After negotiations have commenced, but prior to the DPA being agreed, the prosecutor must apply to the court for a declaration. This will be at a preliminary court hearing conducted in private. The test that the judge has to apply is whether entering into a DPA is “likely” to be “in the interests of justice,” and that the “proposed terms” of the DPA are “fair, reasonable and proportionate” (Para 7 (1)). If such a declaration is made the parties can then proceed to agree and finalise the DPA. The judge will then be asked to re-apply the same tests to the finalized DPA, i.e. that it is in the interests of justice, and that the terms are fair reasonable and proportionate (Para 8 (1)). The judge must give reasons for making or not making a declaration. The formal approval of the DPA and the reasons must be in public, in open court (Para 8 (6)).

If the prosecutor believes that an approved DPA has been breached, an application to the court will need to be made. It is the judge who will decide whether there has been a breach, and the decision will be made on the balance of probabilities. In the event that a breach is found, the court can ask the parties to agree a remedy, or can simply terminate the DPA (Para 9).

Furthermore any variation to the terms of the DPA can only be made by the judge making a further declaration that the proposed variation is in the interests of justice and that the terms are fair reasonable and proportionate (Para 10). Variations will only be contemplated either where there has been a breach and the judge asks the parties to agree a variation, or where due to unforeseen circumstances a variation is needed to avoid a potential breach.

Implications going forward

The former Solicitor General, Sir Edward Garnier QC MP, indicated that there would be a limited pool of experienced judges who would be used to adjudicate on matters pertaining to DPAs. In spite of this assurance, there will undoubtedly be a large degree of corporate nervousness about the ability of the judiciary to overturn carefully crafted proposed DPAs. Such nervousness is unlikely to dissipate until a number of DPAs have successfully been navigated through the courts.

Prior to the legislation coming into effect, a number of other critically important issues will need to be resolved, which may also be determinative of the future success of DPAs.

First, the SFO and CPS must produce and consult upon a Joint Code for Prosecutors, which will guide prosecution decision making. The Code will state the principles to be applied in determining whether a DPA is appropriate in any given case and the use that can be made of information given to the prosecutor in the course of the negotiations. It may also provide further information as to when variation and breach should be applied for (Para 6 (1), (2)).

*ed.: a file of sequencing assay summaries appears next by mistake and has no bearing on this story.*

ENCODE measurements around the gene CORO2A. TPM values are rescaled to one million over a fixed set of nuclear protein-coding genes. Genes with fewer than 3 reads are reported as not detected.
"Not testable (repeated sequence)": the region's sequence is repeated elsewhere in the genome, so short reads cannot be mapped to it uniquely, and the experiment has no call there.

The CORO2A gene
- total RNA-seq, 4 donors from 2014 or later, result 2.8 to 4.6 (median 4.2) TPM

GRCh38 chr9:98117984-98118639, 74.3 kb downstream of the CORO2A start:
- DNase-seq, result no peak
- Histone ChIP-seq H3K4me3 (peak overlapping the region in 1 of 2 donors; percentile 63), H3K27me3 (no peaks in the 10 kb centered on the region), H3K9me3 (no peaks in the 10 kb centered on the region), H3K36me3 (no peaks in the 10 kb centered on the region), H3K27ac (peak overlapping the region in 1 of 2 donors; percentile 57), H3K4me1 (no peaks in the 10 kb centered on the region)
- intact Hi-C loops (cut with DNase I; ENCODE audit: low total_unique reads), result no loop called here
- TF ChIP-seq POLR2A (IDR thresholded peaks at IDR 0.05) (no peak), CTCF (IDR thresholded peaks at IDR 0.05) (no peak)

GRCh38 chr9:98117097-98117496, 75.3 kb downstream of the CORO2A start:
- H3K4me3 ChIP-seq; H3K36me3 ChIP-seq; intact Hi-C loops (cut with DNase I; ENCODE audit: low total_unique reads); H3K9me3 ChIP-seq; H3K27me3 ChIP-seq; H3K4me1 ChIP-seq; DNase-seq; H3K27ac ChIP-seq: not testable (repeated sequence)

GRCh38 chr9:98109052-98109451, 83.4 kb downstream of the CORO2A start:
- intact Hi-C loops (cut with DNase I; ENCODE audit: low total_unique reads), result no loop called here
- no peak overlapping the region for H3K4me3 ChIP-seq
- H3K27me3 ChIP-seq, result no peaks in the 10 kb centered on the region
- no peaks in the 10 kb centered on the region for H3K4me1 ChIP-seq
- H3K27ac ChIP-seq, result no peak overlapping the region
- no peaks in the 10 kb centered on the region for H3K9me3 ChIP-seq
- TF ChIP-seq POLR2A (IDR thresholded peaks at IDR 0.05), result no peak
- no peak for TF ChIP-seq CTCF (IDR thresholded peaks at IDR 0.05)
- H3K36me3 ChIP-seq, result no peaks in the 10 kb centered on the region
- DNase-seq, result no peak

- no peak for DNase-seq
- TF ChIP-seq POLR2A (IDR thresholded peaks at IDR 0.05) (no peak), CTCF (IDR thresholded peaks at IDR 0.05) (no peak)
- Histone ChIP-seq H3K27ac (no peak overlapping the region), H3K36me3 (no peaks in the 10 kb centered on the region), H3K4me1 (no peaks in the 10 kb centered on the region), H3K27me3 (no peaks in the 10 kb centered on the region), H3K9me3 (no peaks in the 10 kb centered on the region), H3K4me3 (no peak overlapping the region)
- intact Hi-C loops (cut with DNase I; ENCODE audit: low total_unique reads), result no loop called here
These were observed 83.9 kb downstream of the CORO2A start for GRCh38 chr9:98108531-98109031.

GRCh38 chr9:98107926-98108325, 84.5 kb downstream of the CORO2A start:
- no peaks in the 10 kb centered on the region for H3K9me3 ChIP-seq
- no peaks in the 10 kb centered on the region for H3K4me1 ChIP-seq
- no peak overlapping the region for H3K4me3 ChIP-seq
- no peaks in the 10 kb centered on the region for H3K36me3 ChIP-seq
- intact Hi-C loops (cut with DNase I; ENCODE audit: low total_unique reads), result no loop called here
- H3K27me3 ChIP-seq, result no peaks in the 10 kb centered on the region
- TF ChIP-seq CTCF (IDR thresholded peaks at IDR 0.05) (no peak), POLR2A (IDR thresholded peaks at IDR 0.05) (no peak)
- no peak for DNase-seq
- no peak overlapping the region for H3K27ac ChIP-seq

Secondly, the Sentencing Council is likely to produce sentencing guidance for corporate criminal fines, in particular for those offences that DPAs are available for - bribery, fraud and money laundering.[9] The financial penalty for a DPA must be “broadly comparable to the fine that a court would have imposed ….following a guilty plea” (Para 5 (4)). A guilty plea in the UK permits a maximum one-third reduction in the financial penalty, and a DPA may likewise contain a maximum one-third reduction in the financial penalty.

Insufficient certainty or clarity as to the likely penalties combined with the fear that the judiciary may overturn draft agreements will cause companies and advisers to think twice about proceeding down the DPA route. Insufficient protections for materials handed over to prosecutors, and their potential subsequent use in civil or criminal proceedings may also have the same effect.

Irrespective of how these matters develop, what is clear is that companies potentially subject to the far-reaching provisions of the Bribery Act have an even greater incentive to bolster their compliance programs and procedures. Complying with and evidencing the Bribery Act’s “adequate procedures” defence will be the best protection in any investigation, whether under the Bribery Act or the FCPA.

Lanny Breuer described US deferred prosecution agreements as having a "truly transformative effect .... on corporate culture.”[10] It is unclear whether their UK counterpart will be as “transformative,” but what is certain is that their introduction will increase the options for both prosecutors and companies.